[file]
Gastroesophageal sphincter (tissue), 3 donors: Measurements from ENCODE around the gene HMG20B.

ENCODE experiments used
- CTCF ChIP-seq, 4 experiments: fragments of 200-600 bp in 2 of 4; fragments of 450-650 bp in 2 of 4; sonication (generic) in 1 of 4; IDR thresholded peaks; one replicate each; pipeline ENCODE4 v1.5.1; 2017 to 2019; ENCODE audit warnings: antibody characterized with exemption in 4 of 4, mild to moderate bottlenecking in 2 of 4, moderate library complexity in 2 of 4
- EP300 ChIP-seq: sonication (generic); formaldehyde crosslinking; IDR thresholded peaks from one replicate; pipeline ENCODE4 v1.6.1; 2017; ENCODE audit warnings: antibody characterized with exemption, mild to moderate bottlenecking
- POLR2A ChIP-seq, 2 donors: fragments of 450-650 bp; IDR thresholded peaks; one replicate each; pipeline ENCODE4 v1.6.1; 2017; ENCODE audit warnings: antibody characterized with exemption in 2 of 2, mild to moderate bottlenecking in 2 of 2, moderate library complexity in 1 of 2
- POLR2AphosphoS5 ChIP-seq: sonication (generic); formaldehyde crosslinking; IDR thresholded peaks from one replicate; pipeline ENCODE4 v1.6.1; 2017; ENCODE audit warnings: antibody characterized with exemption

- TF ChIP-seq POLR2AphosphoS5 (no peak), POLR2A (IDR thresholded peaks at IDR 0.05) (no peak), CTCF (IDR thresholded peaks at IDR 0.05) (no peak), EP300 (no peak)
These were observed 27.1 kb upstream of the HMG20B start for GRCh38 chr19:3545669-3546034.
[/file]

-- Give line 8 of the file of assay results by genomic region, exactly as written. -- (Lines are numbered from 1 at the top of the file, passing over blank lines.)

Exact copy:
These were observed 27.1 kb upstream of the HMG20B start for GRCh38 chr19:3545669-3546034.